Sunday, October 09, 2005


Elizabethan hero


The Washigton Times
By Priscilla S./ John M. Taylor
October 09, 2005

Considering how Britain came to "rule the waves" in the 18th and 19th centuries, the origins of its naval strength were remarkably humble. During the reign of the first Queen Elizabeth, England was too poor to maintain a standing navy, and in time of need turned to pirates like Francis Drake, the subject of a splendid new biography by Stephen Coote, Drake (St. Martin's Press, $27.95, 337 pages).

In an era when an Englishman was defined by his religious affiliation, Drake was brought up in a strongly Protestant household. Having decided to go to sea, Drake, in 1566, joined John Hawkins in a slave-trading expedition to the Caribbean. It ended disastrously when the English were treacherously attacked by Spanish ships that regarded the Caribbean as their private preserve.

The incident fired Drake's lifelong hatred of Spain, an attitude that made him welcome in the Elizabethan court. He became "an Elizabethan adventurer bound by his faith, his nationalism and his ambition."

While the queen looked the other way, Drake and Hawkins set to pillaging the trade between Spain and the New World. In Mr. Coote's words, "an exhilarated Drake realized that he had found a highly effective way of greatly enriching himself while causing distress" to his country's enemies. The author calls this "state-sponsored terrorism." The gold and silver treasure looted from Spanish ships was duly divided among Elizabeth and her court, Drake and his crews.

The flamboyant Drake was a natural leader. His sheer courage and navigational expertise won the admiration of his peers. His officers held him in awe. "None of them dared to sit down before they were asked to do so and . . . none of them dared put his hat on until repeatedly urged to do so by Drake."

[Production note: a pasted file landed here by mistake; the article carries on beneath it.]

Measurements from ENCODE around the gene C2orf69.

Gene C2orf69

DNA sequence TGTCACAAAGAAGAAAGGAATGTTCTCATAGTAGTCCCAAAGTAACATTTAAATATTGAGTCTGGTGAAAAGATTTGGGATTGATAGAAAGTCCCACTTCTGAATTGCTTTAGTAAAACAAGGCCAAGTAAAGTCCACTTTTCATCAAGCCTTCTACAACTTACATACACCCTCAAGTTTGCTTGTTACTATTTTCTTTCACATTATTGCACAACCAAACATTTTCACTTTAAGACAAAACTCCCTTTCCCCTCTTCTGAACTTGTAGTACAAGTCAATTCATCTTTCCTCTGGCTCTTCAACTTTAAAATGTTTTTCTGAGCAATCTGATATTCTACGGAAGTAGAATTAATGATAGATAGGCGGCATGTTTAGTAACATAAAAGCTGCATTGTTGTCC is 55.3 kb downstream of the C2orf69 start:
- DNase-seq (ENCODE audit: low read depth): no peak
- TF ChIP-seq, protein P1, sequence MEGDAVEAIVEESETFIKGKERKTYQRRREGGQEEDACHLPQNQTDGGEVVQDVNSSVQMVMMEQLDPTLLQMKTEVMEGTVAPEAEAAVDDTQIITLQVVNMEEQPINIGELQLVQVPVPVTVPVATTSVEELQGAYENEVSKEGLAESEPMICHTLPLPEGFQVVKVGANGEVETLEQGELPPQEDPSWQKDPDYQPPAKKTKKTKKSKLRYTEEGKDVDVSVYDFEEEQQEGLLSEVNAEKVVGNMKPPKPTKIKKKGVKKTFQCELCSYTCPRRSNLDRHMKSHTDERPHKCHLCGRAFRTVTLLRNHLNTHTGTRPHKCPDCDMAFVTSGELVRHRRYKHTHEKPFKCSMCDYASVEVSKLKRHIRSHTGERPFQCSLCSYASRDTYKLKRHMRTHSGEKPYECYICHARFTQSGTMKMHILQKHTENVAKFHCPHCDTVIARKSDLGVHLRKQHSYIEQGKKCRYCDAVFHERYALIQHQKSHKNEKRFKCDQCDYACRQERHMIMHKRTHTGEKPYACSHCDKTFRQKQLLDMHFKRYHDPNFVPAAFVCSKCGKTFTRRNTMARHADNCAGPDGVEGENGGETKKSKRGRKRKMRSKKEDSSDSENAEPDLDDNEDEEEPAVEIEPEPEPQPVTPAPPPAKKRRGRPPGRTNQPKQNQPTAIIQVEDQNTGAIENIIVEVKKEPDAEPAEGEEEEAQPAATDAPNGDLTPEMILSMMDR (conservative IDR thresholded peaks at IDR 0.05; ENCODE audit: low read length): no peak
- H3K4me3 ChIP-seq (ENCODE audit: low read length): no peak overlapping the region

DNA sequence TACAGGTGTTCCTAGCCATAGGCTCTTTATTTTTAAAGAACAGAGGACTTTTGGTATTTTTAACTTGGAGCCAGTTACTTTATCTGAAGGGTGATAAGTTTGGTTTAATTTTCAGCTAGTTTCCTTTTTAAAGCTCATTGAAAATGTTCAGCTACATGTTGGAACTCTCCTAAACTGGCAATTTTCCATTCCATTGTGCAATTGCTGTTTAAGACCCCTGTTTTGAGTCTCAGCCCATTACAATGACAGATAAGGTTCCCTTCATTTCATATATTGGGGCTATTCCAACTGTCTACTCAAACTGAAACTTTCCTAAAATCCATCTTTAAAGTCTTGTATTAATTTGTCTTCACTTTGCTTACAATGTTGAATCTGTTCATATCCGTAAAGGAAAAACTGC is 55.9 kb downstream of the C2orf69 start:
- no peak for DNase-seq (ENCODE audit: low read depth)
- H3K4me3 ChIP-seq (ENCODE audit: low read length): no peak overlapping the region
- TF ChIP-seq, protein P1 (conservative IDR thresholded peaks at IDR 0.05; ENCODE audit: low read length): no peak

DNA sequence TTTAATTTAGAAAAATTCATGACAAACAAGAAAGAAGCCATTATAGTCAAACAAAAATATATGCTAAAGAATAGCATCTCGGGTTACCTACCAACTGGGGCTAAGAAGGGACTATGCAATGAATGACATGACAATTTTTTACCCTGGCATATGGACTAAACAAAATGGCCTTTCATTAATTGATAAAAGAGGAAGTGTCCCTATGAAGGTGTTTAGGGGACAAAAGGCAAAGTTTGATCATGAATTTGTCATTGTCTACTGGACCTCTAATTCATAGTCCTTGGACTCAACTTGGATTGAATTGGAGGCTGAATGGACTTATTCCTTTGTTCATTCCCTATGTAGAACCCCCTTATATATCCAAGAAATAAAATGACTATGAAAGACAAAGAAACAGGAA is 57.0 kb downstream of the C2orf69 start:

In 1577, with the queen's backing, he embarked on what became a voyage of discovery. In the 100-ton Golden Hind, Drake entered the Pacific through the Strait of Magellan and captured Spanish prizes off the coasts of Chile and Peru. He intended to return through the rumored Northwest Passage, but bad weather permitted him to sail no farther north than the latitude of Vancouver.

Drake was reluctant to return by Cape Horn, lest he encounter the Spanish navy in force. Instead he sailed across the Pacific and, in a remarkable feat of seamanship, circumnavigated the globe for the first time. (Magellan's earlier claim was dismissed by Drake's admirers because the Portuguese navigator did not live to complete his voyage.) Drake was knighted by the queen, and with the proceeds from the voyage bought a great house near Plymouth.

With England formally at war with Spain in 1587, the English became increasingly apprehensive about Spanish plans to invade the British Isles. Drake was sent on a mission against a Spanish fleet assembling at Cadiz, and in a daring raid destroyed many supplies, including water casks, required by the Spanish for their Armada. In the author's judgment, "Drake had not defeated the Spanish Armada but he had made it impossible for it to sail in 1587."

As the country's leading seaman, Drake doubtless expected to command the English fleet that gathered at Plymouth the following year to confront the Armada. In the end the queen made Drake second in command to Lord Howard of Effingham, but it was Drake who led the navy's weeklong pursuit of the Armada up the English Channel. Although distracted -- predictably -- by the chance to seize a valuable Spanish straggler, Drake played a major role in one of the greatest triumphs of English arms.

Drake was on yet another voyage of pillage in the Caribbean when he died of yellow fever in 1596. The greatest of Britain's sea dogs is portrayed warts and all in Mr. Coote's very accessible biography.


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